How Quickly Will Deals Be Cleared?

If successful, the Simplified Procedure should reduce review periods for no-issue “Phase 1” deals. The CCPC is required to clear mergers within 30 working days of notification (unless it extends this period by requesting information from the merging parties, or initiates a lengthier “Phase 2” review). The CCPC has not indicated how quickly it intends to process deals notified under the Simplified Procedure, but has said it “will endeavour to make a determination as soon as practically possible following the expiration of the deadline for third party submissions” (10 working days after notification of the merger). While this should see a reduction in review times, it should be borne in mind that the highly-encouraged pre-notification discussions will also have to be factored in.

Where, following pre-notification discussions, the CCPC does not agree that the Simplified Procedure applies, or where it reverts to the standard procedure having initially accepted notification under the Simplified Procedure (either resetting the period for review, or requiring re-notification), the time in obtaining clearance may be longer than if the deal had been notified under the standard procedure originally. This is particularly so given that merging parties will not have certainty on whether notification under the Simplified Procedure was appropriate until at least 10 working days post-notification. Merging parties and their advisors will have to weigh this risk when considering whether to notify under the Simplified Procedure.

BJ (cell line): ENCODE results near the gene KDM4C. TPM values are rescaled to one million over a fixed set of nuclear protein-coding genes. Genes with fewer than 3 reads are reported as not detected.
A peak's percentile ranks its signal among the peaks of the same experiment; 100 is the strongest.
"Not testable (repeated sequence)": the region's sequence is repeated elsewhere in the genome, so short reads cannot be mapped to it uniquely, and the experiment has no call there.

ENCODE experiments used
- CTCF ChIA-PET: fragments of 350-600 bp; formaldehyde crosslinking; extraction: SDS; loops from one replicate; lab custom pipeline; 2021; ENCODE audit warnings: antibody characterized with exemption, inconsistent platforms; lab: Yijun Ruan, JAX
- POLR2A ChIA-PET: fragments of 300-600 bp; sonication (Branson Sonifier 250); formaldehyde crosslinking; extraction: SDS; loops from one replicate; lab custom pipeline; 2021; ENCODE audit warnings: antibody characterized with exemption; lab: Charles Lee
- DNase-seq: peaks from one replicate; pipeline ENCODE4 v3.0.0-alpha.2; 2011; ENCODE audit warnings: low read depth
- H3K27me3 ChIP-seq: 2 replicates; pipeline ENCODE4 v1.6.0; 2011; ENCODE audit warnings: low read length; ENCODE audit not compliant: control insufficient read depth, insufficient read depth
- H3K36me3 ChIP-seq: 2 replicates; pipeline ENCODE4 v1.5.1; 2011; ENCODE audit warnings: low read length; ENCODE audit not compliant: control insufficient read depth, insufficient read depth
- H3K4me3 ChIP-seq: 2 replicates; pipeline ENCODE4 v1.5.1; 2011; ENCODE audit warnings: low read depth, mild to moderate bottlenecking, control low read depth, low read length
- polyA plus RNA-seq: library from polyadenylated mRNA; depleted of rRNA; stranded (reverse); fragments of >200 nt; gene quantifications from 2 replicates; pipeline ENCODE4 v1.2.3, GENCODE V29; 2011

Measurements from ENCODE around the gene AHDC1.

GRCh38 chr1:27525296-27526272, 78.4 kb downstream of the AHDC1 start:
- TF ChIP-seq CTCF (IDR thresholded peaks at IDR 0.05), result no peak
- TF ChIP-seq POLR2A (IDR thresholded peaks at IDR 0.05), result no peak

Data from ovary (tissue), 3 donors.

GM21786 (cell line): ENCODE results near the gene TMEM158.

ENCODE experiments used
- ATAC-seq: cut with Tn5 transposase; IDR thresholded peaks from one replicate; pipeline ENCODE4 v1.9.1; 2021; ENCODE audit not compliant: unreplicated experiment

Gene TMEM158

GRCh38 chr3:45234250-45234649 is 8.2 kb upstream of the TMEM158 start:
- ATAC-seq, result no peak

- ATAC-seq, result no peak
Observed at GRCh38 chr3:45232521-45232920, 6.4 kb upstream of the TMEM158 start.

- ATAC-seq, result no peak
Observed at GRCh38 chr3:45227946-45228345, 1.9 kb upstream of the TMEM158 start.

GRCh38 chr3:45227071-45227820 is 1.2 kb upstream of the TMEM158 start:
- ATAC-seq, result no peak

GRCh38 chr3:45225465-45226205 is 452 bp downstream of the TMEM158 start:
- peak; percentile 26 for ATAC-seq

Also contributed by Ciarán Donohue

This document has been prepared by McCann FitzGerald LLP for general guidance only and should not be regarded as a substitute for professional advice. Such advice should always be taken before acting on any of the matters discussed.